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Cesar Bandera:

The Importance and Perils of Social Capital in Innovation Ecosystems

About the Session:

Innovation ecosystems, such as incubators and accelerators, offer their members a “critical mass” of social capital including potential collaborators, vendors, and customers.  Social capital is crucial to startup’s survival, but startups that do not engage an ecosystem’s social capital would be better off not being in the ecosystem at all.  Once the startup realizes revenue, achieving profit will require converting the tacit knowledge of social capital into explicit knowledge, such as standard operating procedures.  We illustrate these dynamics, and how the entrepreneur can navigate from startup inception to growth.

Cesar's Bio:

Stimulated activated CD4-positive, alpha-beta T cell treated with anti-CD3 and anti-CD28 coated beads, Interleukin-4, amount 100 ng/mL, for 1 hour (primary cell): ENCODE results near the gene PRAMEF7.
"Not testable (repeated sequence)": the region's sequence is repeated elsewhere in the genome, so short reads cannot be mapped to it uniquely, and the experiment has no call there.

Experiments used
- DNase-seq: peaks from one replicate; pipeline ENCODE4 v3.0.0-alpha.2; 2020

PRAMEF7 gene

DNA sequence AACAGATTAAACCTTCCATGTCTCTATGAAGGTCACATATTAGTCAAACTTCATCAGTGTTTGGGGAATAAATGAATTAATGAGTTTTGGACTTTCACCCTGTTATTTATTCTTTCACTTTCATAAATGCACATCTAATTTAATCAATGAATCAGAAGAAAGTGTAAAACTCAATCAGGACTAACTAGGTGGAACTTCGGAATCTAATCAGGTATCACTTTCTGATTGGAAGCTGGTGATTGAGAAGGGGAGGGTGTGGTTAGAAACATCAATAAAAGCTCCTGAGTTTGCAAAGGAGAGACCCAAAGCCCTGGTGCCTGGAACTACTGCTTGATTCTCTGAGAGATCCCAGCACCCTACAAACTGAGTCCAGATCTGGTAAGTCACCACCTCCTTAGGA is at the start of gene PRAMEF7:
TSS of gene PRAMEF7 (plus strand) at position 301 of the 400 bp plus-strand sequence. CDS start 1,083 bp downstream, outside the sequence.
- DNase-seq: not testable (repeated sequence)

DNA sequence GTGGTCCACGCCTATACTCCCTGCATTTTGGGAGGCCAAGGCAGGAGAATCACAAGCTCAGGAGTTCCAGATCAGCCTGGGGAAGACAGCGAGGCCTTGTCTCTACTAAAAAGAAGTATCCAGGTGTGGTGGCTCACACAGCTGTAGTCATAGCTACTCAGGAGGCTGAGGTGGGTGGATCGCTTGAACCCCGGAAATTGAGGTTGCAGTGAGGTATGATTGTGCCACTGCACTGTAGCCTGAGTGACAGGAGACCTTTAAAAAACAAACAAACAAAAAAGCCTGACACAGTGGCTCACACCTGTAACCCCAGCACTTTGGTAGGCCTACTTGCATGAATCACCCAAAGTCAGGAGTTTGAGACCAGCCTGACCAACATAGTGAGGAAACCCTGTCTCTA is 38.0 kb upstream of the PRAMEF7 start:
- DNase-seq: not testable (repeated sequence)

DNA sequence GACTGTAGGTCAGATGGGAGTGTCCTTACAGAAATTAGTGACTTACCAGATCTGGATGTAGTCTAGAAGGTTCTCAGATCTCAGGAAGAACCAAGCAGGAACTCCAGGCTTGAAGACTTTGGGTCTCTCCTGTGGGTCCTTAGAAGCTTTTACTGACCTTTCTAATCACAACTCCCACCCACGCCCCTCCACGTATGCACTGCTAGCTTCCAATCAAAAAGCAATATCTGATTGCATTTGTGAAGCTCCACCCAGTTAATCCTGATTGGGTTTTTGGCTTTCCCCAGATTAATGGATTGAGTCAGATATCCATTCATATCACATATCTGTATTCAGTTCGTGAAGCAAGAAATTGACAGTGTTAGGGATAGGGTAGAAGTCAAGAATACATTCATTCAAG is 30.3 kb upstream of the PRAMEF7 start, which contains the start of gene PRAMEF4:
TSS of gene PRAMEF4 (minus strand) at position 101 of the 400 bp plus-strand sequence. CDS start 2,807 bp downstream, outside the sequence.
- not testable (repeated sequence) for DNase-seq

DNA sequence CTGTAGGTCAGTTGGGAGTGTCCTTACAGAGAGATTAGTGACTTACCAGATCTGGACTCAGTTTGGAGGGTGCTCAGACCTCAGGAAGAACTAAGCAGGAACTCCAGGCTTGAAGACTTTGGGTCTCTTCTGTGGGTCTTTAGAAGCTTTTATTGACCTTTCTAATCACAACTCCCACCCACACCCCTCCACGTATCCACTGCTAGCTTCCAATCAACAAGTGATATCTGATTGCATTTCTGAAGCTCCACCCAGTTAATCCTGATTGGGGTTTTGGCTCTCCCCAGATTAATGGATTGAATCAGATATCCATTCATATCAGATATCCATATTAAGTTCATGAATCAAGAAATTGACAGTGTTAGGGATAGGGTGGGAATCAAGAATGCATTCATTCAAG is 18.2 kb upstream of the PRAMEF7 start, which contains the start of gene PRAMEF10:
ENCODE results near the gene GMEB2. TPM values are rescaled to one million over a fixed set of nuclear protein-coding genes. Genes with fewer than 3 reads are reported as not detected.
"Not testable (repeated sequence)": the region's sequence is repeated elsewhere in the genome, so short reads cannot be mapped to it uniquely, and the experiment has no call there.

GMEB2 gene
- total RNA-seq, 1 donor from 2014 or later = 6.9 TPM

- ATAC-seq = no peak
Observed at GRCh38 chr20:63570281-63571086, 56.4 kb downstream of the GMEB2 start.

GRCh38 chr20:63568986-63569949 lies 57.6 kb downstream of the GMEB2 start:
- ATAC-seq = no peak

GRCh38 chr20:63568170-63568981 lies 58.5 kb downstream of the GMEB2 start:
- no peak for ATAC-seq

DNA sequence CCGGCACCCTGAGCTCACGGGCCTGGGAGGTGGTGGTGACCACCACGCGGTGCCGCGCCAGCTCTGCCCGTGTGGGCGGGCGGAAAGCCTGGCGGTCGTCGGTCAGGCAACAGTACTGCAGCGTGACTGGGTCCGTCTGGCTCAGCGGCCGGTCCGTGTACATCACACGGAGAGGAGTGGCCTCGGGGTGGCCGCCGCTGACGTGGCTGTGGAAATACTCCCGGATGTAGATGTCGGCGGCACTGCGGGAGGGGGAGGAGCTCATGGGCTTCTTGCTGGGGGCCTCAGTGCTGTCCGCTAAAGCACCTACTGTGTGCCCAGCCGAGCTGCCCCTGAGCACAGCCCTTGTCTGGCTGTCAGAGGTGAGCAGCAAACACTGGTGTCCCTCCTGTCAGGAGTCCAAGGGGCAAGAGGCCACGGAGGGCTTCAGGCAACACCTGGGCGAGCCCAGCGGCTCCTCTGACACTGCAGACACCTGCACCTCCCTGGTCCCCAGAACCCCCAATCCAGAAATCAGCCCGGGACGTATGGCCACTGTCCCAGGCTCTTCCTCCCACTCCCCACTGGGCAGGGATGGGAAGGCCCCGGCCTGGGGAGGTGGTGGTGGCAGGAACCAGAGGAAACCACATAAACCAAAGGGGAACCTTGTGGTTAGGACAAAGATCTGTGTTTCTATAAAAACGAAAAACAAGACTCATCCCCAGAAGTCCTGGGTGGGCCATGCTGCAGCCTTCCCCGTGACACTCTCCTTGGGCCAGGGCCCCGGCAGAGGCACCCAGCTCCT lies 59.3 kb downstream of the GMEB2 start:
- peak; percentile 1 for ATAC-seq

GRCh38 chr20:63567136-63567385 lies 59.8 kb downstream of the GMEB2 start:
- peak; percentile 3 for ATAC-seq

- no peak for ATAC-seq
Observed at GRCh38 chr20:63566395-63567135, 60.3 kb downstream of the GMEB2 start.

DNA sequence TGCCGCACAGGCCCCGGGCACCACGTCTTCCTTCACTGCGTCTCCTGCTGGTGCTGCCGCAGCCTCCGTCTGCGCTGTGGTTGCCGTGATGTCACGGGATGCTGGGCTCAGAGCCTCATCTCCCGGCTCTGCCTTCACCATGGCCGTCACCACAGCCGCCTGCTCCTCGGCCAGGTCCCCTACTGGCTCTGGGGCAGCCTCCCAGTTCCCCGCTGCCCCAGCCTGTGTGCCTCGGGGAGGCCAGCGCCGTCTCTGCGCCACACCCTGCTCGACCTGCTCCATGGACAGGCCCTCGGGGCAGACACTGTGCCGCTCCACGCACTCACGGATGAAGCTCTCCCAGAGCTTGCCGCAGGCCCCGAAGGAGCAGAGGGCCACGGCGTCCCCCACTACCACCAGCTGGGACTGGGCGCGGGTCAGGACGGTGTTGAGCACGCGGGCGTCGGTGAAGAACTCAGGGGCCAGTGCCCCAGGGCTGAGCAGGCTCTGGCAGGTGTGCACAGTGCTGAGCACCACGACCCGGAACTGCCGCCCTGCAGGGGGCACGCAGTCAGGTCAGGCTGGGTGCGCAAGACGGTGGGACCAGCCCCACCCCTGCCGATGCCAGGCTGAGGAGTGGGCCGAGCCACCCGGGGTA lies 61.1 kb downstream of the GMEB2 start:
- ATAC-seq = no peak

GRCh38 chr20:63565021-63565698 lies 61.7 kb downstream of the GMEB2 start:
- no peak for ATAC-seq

Cesar Bandera is assistant professor of entrepreneurship at the Martin Tuchman School of Management of the New Jersey Institute of Technology.  His research interests include cross-cultural experiential entrepreneurship education, knowledge management within entrepreneurial ecosystems, and business incubation with a focus on innovation-driven ventures.  Bandera is also founding partner of a mobile health company that conducts wireless public health campaigns for CDC, NIH, and foreign ministries of health.  Bandera received his Ph.D. in Electrical and Computer Engineering from the University at Buffalo, NY.  His work has yielded the NASA Space Act award, Small Business of the Year Nominations from the US Department of Defense, four patents, and numerous publications.   Bandera is Program Director of the Academy of the International Council for Small Business, Associate Editor of the Journal of Translational Engineering in Health and Medicine, and Senior Member of the Institute of Electrical and Electronics Engineers.





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